1. What types of jobs do most expatriate spouses/partners have? Locally based or telecommuting? Full-time or part-time? Can you comment on local salary scales?

No.

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2. What is the typical dress code at work and in public places? Is formal dress ever required?

Conservative but not as formal as back in the States.

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Health & Safety:

1. Pollution index (Good, Moderate, Unhealthy, or Very Unhealthy)?

Moderate.

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2. Are there personal security concerns to be aware of at this post? Please describe.

Yes, Al Qaida is active here and managed two spectacular attacks in Algiers in 2007. There are daily skirmishes/attacks in the countryside.

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3. Are there any particular health concerns? What is the quality of available medical care? What medical conditions typically require medical evacuation?

Post has a local doctor who is good. I haven't had to visit any off post med centers.

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4. What is the overall climate: is it extremely hot or cold, wet or dry, at any time of year, for example?

Great! The winters are cool and sometimes damp but spring and autumn are warm and beautiful. Summer can get hot but not unbearably so.

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Schools & Children:

1. What is the availability of international schools? What has been your general experience with them, if any?

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2. What accommodations do schools make for special-needs kids?

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3. Are preschools available? Day care? Are these expensive? What has been your experience with them, if any? Do the schools provide before- and/or after-school care?

I had my child with me until the 11 December bombings when I decided to take him home. Prior to that I had a full time nanny who was reasonably priced. She was not trained as a nanny but she loved my kid, so it worked out. A family here had their child attend a local preschool and they seemed satisfied, though they also took their children home after the bombings.

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Expat Life:

1. What is the relative size of the expatriate community? How would you describe overall morale among expatriates?

Small. There are about 1,000 Americans in Algeria - mostly in the southern oil-producing region.

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2. Morale among expats:

I don't know - we don't do a lot of socializing with expats (there are very few of them in Algiers and the security situation is limiting)

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3. What are some typical ways to socialize, either with local people or with other expatriates? Are there groups or clubs that you can recommend?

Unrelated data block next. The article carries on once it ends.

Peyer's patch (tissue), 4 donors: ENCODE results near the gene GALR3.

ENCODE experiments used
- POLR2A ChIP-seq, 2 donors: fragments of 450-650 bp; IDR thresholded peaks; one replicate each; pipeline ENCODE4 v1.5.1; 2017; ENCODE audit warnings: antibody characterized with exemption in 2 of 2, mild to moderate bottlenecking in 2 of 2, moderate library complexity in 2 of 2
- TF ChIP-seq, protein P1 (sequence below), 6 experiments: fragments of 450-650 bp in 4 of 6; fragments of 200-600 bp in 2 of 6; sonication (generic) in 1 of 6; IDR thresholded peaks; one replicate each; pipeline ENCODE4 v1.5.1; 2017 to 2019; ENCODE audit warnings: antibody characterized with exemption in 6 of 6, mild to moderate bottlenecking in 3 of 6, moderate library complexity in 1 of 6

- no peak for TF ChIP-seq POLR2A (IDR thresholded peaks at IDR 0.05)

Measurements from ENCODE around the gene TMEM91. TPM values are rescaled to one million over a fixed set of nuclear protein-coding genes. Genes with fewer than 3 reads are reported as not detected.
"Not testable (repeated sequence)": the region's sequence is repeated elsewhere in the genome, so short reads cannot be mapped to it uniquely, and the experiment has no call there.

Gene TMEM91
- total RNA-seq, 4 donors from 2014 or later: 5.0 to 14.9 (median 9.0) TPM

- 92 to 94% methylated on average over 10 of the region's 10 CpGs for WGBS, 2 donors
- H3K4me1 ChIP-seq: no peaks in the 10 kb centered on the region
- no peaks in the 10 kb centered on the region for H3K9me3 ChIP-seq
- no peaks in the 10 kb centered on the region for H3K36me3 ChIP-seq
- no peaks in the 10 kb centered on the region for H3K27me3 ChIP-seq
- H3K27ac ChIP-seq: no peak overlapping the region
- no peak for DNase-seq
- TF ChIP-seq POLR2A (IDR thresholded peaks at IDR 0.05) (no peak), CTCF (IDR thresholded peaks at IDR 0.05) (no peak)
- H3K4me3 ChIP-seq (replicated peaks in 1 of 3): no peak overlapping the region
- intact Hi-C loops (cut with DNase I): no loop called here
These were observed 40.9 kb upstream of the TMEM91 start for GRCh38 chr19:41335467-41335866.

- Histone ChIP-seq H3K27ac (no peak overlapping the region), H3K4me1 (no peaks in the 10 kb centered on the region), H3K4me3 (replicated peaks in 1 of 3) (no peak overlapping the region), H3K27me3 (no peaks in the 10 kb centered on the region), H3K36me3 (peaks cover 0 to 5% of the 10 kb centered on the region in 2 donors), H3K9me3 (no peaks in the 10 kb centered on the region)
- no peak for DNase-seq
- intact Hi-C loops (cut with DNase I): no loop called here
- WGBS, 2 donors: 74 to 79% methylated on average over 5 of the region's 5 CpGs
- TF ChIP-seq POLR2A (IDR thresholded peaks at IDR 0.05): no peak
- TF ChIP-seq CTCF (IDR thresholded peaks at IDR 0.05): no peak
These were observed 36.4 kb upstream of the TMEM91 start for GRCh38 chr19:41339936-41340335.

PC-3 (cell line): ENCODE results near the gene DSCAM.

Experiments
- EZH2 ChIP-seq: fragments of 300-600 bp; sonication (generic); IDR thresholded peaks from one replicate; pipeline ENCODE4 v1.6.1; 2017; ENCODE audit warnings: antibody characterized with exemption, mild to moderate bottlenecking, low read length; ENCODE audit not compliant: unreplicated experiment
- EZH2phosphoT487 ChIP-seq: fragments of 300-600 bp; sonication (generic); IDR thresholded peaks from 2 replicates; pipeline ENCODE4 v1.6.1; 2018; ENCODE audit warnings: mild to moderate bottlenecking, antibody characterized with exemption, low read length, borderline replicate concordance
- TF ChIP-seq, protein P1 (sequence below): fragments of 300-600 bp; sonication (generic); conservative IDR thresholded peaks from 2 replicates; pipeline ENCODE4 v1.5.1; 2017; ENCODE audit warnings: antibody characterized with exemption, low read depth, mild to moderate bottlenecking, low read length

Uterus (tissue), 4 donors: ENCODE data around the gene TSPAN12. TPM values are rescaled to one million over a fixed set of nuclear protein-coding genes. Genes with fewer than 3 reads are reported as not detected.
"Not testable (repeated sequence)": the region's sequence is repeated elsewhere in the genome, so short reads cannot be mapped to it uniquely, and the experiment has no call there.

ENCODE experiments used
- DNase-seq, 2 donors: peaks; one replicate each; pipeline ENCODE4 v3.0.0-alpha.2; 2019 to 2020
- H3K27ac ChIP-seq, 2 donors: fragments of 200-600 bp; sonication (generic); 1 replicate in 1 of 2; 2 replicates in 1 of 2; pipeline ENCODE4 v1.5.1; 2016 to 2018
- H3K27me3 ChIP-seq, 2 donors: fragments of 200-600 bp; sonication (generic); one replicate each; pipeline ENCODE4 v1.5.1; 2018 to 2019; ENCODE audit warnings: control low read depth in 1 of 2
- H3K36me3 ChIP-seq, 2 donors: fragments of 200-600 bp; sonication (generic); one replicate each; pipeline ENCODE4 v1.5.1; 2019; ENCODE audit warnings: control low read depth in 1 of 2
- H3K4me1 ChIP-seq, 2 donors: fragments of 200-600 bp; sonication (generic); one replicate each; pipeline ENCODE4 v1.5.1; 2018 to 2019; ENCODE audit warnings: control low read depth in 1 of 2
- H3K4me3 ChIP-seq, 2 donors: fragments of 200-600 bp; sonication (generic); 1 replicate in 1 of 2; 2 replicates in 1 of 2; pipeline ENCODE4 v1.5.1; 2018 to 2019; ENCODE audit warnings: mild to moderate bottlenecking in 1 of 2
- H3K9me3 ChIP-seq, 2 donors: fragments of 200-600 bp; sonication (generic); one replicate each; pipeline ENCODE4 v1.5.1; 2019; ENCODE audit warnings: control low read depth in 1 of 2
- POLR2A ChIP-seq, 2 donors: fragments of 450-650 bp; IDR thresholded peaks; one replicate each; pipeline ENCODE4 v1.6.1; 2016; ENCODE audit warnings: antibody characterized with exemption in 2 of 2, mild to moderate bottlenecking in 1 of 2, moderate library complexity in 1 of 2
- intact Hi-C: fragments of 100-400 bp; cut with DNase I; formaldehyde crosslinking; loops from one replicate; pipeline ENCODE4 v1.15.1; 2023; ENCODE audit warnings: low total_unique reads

Mostly embassy-based.

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4. Is this a good city for single people? For couples? For families? Why or why not?

This is a post with danger pay and it's there for a reason. If you're single and outgoing, there is always something to do with other employees and, when the security situation permits, out in town. Same for a childless couple. I would not recommend this post for people with children. There is no infrastructure for kids, no place to take them, and the security situation is unsettled.

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5. Is this a good city for LGBT expatriates? Why or why not?

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6. Are there problems with ethnic, race/racial minorities or religious prejudices? Gender equality?

There seems to be some tension between Berber and Arab, but it hasn't (yet) erupted into violence... at least in Algiers. Women work in every sort of business but normally in traditional roles. There's still a lot of French influence so it's not like many Muslim areas.

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7. What are some interesting/fun things to do in the area? Can you recommend any “hidden gems"?

The beach is lovely (security permitting), some expos in the Safex Expo center (security permitting), a few nice museums (security permitting), French cultural center holds concerts, and CLO trips (security permitting)...

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8. Is this a "shopping post"? Are there interesting handicrafts, artwork, antiques, or other items that people typically buy there?

They have nice ceramics.

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9. Can you save money?

Not as much as you'd think. Groceries can be expensive and Internet shopping can get addictive, but with danger pay and post differential, you can manage.

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Words of Wisdom:

1. Knowing what you know now, would you still move to this city?

No, I brought my kid with promises of improving security and a school in the works for 2007. Neither of those materialized.

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2. If you move here, you can leave behind your:

Hiking shoes.

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3. But don't forget your:

Flexiblity.

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4. Do you recommend any books or movies about this city/country for those who are interested in learning more?

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5. Do you recommend any books or movies about this city/country for those who are interested in learning more?

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6. Recommended movies/DVDs related to this city:

Battle of Algiers, Bab El Oued City, Rachida, Inchallah Dimanche.

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7. Do you have any other comments?

Be aware that Algeria and Algiers can be a very volatile place. The people are lovely (if gruff), especially with kids, and the country is beautiful, especially the countryside. The Government is opaque and aging rapidly, so no one really knows what the next few years will bring with all the variables: ailing president, terrorism, unemployment...So it's hard to say if this post will have to once again shut down, or if it will be able to make further normalization attempts.